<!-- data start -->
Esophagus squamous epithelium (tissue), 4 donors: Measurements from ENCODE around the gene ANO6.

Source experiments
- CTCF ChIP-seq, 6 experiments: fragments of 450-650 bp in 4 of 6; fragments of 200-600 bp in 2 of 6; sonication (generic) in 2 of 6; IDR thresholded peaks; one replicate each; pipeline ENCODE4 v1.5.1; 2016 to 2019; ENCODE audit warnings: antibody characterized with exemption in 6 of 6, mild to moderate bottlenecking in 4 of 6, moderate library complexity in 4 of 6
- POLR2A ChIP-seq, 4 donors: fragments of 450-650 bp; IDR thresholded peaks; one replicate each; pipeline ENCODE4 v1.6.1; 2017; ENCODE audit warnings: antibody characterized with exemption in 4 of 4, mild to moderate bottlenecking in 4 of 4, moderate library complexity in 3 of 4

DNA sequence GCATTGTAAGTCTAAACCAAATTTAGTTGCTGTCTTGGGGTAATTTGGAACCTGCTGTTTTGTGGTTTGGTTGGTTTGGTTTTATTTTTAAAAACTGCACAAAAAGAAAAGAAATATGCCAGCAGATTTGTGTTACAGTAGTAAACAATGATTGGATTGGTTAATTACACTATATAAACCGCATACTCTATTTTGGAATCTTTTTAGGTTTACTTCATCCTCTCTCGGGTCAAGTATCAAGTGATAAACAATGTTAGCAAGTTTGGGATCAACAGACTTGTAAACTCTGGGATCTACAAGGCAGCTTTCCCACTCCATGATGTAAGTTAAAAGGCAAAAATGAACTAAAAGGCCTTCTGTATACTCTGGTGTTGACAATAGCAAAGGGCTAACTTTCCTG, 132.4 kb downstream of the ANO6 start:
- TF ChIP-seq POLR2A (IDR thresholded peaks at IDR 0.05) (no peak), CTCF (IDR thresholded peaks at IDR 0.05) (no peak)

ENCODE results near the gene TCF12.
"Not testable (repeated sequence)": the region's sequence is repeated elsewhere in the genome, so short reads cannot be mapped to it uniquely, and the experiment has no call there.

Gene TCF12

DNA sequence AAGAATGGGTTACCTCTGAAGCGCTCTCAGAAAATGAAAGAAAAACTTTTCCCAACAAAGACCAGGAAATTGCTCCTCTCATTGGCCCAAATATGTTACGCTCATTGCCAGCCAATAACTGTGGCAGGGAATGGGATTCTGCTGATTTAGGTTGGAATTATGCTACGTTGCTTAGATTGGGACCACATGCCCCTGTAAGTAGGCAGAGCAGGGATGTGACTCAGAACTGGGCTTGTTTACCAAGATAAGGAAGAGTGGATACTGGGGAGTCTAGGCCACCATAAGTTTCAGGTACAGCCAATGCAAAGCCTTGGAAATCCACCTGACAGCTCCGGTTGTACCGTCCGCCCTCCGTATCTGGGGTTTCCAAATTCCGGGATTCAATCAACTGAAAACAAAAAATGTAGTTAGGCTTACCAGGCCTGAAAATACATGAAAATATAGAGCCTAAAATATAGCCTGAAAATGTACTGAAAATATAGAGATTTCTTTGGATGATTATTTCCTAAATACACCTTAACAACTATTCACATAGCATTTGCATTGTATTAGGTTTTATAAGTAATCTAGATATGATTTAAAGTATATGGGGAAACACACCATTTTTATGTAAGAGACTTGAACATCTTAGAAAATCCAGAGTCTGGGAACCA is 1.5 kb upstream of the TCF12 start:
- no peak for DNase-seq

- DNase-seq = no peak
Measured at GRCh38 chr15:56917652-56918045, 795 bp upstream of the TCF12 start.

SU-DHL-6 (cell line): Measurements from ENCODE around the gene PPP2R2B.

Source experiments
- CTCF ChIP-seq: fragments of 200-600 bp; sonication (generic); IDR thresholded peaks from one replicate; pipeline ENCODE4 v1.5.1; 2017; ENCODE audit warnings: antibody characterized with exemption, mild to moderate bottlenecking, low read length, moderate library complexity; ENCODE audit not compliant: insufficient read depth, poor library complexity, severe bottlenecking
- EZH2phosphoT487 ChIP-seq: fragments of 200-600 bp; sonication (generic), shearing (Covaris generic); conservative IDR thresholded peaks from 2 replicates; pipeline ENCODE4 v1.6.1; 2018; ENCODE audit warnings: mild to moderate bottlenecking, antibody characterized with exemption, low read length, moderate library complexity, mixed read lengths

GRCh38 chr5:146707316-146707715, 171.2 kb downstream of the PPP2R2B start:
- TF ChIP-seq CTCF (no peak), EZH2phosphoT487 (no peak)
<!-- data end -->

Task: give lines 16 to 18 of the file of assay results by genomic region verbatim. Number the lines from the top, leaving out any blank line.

- CTCF ChIP-seq: fragments of 200-600 bp; sonication (generic); IDR thresholded peaks from one replicate; pipeline ENCODE4 v1.5.1; 2017; ENCODE audit warnings: antibody characterized with exemption, mild to moderate bottlenecking, low read length, moderate library complexity; ENCODE audit not compliant: insufficient read depth, poor library complexity, severe bottlenecking
- EZH2phosphoT487 ChIP-seq: fragments of 200-600 bp; sonication (generic), shearing (Covaris generic); conservative IDR thresholded peaks from 2 replicates; pipeline ENCODE4 v1.6.1; 2018; ENCODE audit warnings: mild to moderate bottlenecking, antibody characterized with exemption, low read length, moderate library complexity, mixed read lengths

GRCh38 chr5:146707316-146707715, 171.2 kb downstream of the PPP2R2B start: